Driller’s role is fast evolving, and they need our support
By Linda Hsieh, Editor & Publisher
As the drilling industry pushes ahead with the long-time-coming automation/digitalization transformation, its impact on humans cannot be underestimated. “The biggest risk with technology is how it affects people, their traditional roles and expectations of those roles, and what they need to be successful,” Kevin Neveu, 2019 IADC Chairman and Precision Drilling President and CEO, said at the IADC Houston Chapter luncheon on 29 May. “Making sure we don’t leave our crews behind is essential.”
In particular, the driller’s position sits at the center of all the changes that are happening. Organizations must remain highly alert to how that role is evolving and provide the necessary support to ensure success.
Some lessons can be derived from previous evolutions of the driller’s role, Mr Neveu noted. Before the late 1970s, drilling rigs were primarily mechanical systems. Drillers in those days had to understand well control, the drilling process and how to work with large, heavy-duty machinery. “They also had to demonstrate their leadership and capability, which usually meant physical presence and strength to become a driller,” he said. Further, the driller was responsible for the safety of the crew and interactions with the operating company supervisor.
That was already a demanding job. But when the DC SCR rig came along, followed by other mechanization tools like top drives and Iron Roughnecks, skills requirements expanded even further. “The driller’s skills had to adapt quickly, and his role increased,” Mr Neveu said. “You have to understand maintenance and prepare these tools. You have to know how to drill differently, and you have to manage the crews differently.”
By the late ’90s and early 2000s, the advent of AC variable frequency drives was again adding more layers of complexity to the driller’s job. The addition of things like PLCs and integrated multi-board computers created a whole new paradigm in drilling controls.
“Again, the driller bore the brunt of the technology change,” Mr Neveu said. One of the most significant shifts that took place during this time – whose impact Mr Neveu believes was underestimated – was taking the driller off the rig floor and putting him into the control cabin. “That physical repositioning was the most significant transition we’ve put the driller through in the last generation… He lost the ability to really engage with his crew.” Communication was now done via loudspeaker or radio, and it became harder to make eye contact with various crew members. “The driller lost his immediate ability to step in and train – the hands-on training that we’ve built our business on over the years.”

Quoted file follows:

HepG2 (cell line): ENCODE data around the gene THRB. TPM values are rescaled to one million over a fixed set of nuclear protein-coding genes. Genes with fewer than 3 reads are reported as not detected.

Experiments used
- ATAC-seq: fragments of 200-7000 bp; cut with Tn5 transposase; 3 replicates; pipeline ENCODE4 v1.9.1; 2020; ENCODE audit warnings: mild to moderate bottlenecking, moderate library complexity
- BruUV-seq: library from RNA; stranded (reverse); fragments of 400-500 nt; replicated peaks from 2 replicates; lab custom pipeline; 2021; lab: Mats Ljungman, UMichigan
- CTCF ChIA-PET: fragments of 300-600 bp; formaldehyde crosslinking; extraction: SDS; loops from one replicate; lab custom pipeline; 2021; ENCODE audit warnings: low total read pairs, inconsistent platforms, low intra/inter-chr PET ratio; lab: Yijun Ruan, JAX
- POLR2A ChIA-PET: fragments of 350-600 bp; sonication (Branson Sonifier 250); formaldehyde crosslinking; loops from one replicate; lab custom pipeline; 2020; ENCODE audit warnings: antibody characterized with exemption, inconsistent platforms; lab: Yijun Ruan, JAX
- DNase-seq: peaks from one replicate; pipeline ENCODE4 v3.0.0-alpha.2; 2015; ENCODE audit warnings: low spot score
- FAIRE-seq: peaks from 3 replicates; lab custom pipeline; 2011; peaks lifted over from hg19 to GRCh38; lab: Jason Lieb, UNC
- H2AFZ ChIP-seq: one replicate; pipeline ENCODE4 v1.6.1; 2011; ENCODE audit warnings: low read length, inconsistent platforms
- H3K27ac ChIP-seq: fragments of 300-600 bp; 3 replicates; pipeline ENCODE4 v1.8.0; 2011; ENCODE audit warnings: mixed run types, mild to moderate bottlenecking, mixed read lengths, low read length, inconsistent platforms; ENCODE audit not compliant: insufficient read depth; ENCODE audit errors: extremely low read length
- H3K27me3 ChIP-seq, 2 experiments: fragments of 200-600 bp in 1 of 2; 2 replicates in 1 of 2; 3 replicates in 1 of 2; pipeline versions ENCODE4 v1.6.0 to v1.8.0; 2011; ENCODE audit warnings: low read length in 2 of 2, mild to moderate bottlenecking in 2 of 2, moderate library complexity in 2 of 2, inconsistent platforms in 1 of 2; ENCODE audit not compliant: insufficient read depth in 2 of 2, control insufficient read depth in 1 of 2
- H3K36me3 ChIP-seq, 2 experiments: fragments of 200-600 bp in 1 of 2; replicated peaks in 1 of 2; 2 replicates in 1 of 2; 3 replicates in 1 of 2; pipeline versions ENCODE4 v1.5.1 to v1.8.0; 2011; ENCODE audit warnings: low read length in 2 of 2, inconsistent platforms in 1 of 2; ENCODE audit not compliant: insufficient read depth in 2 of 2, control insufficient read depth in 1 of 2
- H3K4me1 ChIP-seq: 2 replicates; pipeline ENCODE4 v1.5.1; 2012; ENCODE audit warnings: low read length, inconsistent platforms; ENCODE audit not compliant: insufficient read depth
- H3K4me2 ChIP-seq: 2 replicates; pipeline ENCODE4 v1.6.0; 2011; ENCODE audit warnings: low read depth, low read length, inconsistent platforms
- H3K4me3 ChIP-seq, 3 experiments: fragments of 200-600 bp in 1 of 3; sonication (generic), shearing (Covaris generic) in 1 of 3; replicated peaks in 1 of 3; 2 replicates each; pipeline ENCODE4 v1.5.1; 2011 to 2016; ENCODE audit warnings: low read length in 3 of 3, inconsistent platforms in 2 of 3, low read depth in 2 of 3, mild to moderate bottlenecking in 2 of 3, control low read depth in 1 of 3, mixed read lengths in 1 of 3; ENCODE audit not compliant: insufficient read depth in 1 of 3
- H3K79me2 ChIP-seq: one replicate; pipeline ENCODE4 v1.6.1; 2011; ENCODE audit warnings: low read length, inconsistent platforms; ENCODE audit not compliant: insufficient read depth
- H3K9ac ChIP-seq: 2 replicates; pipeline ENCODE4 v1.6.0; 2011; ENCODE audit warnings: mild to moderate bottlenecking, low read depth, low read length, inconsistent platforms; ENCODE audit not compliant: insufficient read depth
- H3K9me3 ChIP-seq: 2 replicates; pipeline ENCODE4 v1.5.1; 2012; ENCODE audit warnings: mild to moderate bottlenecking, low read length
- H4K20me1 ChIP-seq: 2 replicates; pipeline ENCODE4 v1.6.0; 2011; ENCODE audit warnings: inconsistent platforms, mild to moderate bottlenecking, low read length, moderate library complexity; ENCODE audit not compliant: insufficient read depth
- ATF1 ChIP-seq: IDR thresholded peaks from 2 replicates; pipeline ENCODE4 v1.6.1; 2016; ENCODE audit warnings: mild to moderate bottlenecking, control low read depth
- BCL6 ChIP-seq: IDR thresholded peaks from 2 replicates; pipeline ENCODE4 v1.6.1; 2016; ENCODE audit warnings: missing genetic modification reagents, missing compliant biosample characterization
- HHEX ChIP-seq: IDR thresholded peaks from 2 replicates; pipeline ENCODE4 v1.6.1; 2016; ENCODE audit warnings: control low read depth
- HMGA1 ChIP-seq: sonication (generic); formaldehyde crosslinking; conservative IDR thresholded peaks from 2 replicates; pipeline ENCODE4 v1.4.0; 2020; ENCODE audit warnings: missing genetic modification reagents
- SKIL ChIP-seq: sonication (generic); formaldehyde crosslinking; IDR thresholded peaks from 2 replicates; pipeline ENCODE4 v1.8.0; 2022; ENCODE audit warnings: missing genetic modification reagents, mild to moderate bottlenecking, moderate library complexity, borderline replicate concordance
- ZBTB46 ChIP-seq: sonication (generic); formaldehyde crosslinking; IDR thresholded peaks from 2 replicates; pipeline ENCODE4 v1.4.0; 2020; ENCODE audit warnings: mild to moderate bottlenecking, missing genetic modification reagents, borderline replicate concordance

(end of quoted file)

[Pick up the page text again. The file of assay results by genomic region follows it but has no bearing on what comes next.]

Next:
Not only that, but the driller shifted from direct machine control to a man-machine interface, Mr Neveu added.
Back to the present now – as the industry transitions to full-scale automation and data analytics, it’s facing changes that are even broader and more impactful than when we adopted AC technology, he asserted.
“The driller must become a process automation control expert, while he retains those traditional competencies, including well control, drilling process operations, mechanical, electrical, digital equipment troubleshooting, leadership, safety, crew training. It’s become an even more complex job.”
At Precision, one strategy that’s being tested to address this challenge is to add a new position on the rig that acts like a driller. This individual stands outside the cabin on the rig floor – managing, training and overseeing the safety of the floor crew. This allows the driller to focus on the drilling process.
“We’ve had excellent success with this trial,” he said. “I can tell you that the operators struggled with the cost of adding another person to the rig floor. I am a strong believer that long-term performance will justify this cost.” Final crew configurations are likely to play out over the next several years, he added.
Not only drillers, but operating company supervisors’ roles also will change in the coming years, and “traditional roles like the directional driller will eventually disappear on the rig,” he said. “We know that people abhor change … especially when it comes to long-established traditional roles. But this change is inevitable. As an industry, it behooves us to drive that change rather than be left behind.” DC